You know that whole “nothing is free” thing about online content? About how the big internet companies may look like they’re giving away content – we’re not making out checks to Google or Facebook, after all – but they’re making plenty of moolah from advertising and selling our data? We are, as it’s often said, the product.
Mozilla says bunk to all that. We can expect to see sponsored links in the open-source Firefox browser as of next week, but we don’t have to sell our souls to get Mozilla the extra revenue it needs to survive. Mozilla says all the analytics will happen on the client side, keeping users’ data private.
That’s according to a post written by Nate Weiner, the founder and CEO of Pocket. Mozilla acquired the company, which makes the underlying technology, early last year.
Weiner said that we need high-quality content. At its best, the internet makes us laugh, it makes us think, it teaches us, and it brings us new perspectives. Content producers, for better or worse, depend on advertising to bring it to us. But the model just isn’t working anymore, he said, what with user privacy withering away and junk clickbait squeezing out the good stuff:
Unfortunately, today, this advertising model is broken. It doesn’t respect user privacy, it’s not transparent, and it lacks control, all the while starting to move us toward low quality, clickbait content.
Of course, anybody who’s watched the ongoing brawl between content producers, adblockers, adblocker blockers and adblock blocker blockers knows that it’s not pretty out there.
We’ve seen some interesting approaches to trying to fix this mess. The Brave browser is one such. Launched in 2016, the idea is to pay Bitcoin to users who agree to view “clean” ads or to pay sites in exchange for having their ads blocked.
Another approach is Google Chrome’s ad filter that aims to mop up the worst offenders, leaving you with just ads that don’t make you feel like throwing your laptop out of the window.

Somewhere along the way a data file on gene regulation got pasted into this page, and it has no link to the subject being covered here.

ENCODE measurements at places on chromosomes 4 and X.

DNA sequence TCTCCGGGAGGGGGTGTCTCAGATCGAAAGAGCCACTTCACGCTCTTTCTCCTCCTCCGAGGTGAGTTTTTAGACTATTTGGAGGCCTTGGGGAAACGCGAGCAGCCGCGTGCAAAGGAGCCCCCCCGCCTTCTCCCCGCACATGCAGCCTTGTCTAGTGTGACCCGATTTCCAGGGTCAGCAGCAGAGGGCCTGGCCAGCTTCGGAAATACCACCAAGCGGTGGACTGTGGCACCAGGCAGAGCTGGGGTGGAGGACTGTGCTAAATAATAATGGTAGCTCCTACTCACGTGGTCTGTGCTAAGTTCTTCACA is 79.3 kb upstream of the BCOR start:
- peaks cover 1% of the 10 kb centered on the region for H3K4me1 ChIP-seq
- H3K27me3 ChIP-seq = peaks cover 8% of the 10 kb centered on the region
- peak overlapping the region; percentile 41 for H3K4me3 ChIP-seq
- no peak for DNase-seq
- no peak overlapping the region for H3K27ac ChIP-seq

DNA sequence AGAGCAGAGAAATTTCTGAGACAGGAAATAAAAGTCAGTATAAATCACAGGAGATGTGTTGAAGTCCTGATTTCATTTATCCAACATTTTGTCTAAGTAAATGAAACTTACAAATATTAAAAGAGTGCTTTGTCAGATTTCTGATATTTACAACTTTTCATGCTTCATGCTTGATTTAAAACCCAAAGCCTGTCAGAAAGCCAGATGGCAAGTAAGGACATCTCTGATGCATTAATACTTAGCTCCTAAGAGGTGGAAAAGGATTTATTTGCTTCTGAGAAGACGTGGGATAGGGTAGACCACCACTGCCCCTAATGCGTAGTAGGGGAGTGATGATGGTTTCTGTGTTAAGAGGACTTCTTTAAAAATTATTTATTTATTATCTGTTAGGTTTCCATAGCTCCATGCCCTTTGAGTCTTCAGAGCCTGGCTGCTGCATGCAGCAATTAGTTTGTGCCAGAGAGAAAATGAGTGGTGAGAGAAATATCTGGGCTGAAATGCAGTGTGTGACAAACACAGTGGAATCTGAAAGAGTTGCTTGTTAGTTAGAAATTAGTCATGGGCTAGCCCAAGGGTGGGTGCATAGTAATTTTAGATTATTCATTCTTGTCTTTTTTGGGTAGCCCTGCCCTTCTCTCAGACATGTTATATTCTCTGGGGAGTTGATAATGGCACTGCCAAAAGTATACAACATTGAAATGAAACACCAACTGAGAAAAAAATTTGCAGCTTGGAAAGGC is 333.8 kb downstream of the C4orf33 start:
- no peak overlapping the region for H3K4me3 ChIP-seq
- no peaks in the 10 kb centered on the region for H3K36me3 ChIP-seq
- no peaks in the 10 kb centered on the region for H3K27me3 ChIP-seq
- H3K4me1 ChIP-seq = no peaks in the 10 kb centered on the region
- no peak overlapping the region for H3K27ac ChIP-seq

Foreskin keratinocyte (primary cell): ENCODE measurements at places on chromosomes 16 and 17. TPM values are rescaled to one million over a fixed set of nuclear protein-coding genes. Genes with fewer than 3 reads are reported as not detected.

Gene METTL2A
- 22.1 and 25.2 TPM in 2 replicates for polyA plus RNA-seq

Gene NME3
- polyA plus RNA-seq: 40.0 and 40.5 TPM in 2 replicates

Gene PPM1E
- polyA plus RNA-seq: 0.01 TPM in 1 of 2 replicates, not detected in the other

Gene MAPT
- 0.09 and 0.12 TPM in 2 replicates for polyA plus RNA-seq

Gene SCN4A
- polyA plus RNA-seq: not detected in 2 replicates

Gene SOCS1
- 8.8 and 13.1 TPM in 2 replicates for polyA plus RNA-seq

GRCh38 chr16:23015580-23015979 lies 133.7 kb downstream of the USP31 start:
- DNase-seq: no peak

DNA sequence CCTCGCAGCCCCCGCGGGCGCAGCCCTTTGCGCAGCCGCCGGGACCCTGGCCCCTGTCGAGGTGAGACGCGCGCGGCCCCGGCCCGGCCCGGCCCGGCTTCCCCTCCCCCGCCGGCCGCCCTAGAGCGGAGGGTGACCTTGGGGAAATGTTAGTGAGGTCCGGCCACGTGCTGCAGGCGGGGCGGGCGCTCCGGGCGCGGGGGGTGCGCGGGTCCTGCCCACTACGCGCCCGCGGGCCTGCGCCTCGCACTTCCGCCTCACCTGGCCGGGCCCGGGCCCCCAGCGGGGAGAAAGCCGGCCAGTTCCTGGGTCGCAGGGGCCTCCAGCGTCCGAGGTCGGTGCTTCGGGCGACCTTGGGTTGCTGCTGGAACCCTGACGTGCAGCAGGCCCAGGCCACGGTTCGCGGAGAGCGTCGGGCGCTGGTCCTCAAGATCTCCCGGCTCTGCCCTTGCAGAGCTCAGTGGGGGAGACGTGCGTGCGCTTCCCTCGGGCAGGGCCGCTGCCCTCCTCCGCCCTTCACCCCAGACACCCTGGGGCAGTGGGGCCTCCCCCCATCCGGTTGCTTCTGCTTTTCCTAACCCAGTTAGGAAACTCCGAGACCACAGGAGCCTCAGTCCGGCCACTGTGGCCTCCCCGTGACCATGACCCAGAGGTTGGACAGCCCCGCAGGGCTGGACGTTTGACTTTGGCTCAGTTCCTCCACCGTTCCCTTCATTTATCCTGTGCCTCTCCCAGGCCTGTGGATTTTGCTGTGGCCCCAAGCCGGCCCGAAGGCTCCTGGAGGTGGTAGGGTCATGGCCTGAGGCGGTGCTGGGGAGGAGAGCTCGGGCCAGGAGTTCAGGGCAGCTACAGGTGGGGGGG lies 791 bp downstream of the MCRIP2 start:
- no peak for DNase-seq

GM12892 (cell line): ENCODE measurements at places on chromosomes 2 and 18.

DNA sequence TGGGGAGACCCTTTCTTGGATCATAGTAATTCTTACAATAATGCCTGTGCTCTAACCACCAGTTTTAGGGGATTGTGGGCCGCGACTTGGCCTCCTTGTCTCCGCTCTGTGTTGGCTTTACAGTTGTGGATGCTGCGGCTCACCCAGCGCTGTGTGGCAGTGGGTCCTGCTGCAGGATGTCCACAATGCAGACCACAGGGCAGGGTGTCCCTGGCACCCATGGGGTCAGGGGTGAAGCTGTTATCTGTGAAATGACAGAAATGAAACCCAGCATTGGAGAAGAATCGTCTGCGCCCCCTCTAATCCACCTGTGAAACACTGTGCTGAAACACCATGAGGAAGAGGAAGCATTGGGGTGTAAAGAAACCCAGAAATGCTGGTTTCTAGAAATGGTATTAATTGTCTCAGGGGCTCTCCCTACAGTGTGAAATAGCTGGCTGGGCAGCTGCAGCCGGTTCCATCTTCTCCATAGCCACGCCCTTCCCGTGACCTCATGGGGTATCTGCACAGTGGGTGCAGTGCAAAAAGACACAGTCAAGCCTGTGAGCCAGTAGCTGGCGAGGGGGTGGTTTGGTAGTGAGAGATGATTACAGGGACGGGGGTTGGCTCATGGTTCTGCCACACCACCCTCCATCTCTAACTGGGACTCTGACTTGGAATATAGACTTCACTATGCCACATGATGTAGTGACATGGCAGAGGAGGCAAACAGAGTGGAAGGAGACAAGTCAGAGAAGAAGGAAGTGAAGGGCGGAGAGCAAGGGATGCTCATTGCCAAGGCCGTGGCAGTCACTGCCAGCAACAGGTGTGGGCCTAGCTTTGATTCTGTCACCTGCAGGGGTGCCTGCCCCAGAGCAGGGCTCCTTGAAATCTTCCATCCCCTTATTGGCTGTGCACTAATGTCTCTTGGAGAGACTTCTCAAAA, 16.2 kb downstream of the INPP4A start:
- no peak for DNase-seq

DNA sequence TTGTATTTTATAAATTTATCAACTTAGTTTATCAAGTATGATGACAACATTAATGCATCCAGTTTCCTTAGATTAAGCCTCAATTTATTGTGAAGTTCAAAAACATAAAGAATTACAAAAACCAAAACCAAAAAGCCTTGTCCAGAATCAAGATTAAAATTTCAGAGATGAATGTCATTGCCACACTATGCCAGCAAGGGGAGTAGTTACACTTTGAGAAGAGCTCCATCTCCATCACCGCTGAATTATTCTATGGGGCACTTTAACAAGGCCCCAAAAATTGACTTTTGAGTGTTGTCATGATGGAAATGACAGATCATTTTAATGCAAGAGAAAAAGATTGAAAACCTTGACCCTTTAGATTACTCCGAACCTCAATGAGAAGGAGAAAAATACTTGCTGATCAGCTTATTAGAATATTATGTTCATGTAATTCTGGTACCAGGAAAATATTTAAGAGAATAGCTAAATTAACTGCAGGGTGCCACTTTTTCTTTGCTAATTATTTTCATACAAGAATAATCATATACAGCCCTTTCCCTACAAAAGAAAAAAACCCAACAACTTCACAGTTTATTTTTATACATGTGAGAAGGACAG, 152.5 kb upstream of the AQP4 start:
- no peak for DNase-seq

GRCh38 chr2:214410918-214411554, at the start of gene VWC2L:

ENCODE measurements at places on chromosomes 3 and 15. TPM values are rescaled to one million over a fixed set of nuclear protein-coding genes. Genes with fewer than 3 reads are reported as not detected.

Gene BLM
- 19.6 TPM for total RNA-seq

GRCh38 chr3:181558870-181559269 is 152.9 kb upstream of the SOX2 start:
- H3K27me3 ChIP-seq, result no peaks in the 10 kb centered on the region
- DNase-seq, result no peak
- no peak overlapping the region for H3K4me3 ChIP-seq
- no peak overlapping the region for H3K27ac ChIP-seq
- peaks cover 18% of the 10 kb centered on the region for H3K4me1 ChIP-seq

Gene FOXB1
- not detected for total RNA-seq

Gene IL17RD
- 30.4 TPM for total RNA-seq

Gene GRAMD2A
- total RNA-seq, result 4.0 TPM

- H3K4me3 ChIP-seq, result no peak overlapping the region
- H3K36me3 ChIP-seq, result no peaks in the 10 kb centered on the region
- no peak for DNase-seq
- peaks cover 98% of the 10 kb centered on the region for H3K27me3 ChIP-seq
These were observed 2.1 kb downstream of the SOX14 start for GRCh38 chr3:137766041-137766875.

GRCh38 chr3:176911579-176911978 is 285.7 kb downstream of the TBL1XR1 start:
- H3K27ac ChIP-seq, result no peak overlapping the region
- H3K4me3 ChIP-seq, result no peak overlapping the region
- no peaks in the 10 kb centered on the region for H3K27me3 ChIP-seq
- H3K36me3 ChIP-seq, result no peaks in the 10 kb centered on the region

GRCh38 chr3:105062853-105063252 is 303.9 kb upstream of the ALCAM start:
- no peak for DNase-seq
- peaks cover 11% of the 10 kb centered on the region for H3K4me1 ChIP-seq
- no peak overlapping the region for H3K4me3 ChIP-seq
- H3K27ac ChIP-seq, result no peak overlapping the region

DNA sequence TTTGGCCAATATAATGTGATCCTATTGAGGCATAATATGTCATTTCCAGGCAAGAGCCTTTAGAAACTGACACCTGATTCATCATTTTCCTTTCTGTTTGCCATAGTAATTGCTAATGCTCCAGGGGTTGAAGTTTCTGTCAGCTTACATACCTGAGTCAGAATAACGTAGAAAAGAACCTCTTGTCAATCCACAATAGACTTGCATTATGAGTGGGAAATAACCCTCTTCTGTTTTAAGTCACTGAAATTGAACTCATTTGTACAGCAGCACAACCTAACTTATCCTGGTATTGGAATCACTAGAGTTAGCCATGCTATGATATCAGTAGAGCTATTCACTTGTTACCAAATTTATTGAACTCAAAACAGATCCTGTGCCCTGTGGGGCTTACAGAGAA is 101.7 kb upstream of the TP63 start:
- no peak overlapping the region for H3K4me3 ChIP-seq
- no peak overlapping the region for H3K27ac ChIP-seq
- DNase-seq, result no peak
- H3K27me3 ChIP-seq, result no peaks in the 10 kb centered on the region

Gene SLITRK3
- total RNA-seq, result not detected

Using Pocket, Mozilla set out a few months ago to see if it could get personalized, high-quality experiences to users without those users having to fork over their data and privacy. Weiner said the experiment was a success:
We’ve come to accept a premise around advertising today that users need to trade their privacy and data in exchange for personalized, high quality experiences. Our experiments over the last few months have proved that this isn’t true.
Since the start of the year, Mozilla’s been showing some Firefox users links to recommended content on its New Tab page. Some of the recommendations are sponsored, with content producers paying to be included in the list of recommendations. The links were made available in the Nightly and Beta releases as of Monday. In Firefox 60, due to ship on 9 May, the feature will be available to all Firefox users in the US.
You can check out Mozilla’s activity stream on GitHub for details on how the company is protecting privacy while still delivering personalized content.
Mozilla swears it’s not sending users’ specific browsing behavior, or the sites they visit, to any Mozilla server. Rather, data is sent to its servers in the form of discreet HTTPS pings or messages whenever users do something on the Activity Stream about:home or about:newtab pages.
We try to minimize the amount and frequency of pings by batching them together. Pings are sent in JSON serialized format.
At Mozilla, we take your privacy very seriously. The Activity Stream page will never send any data that could personally identify you. We do not transmit what you are browsing, searches you perform or any private settings. Activity Stream does not set or send cookies, and uses Transport Layer Security to securely transmit data to Mozilla servers.
Mozilla says that data collected from Activity Stream is retained on Mozilla secured servers for 30 days before being rolled up into an anonymous, aggregated format. After that, the raw data will be permanently deleted. Mozilla says it never shares data with any third party. If that’s still too much for some users, it is possible to opt out of Firefox’s data collection altogether.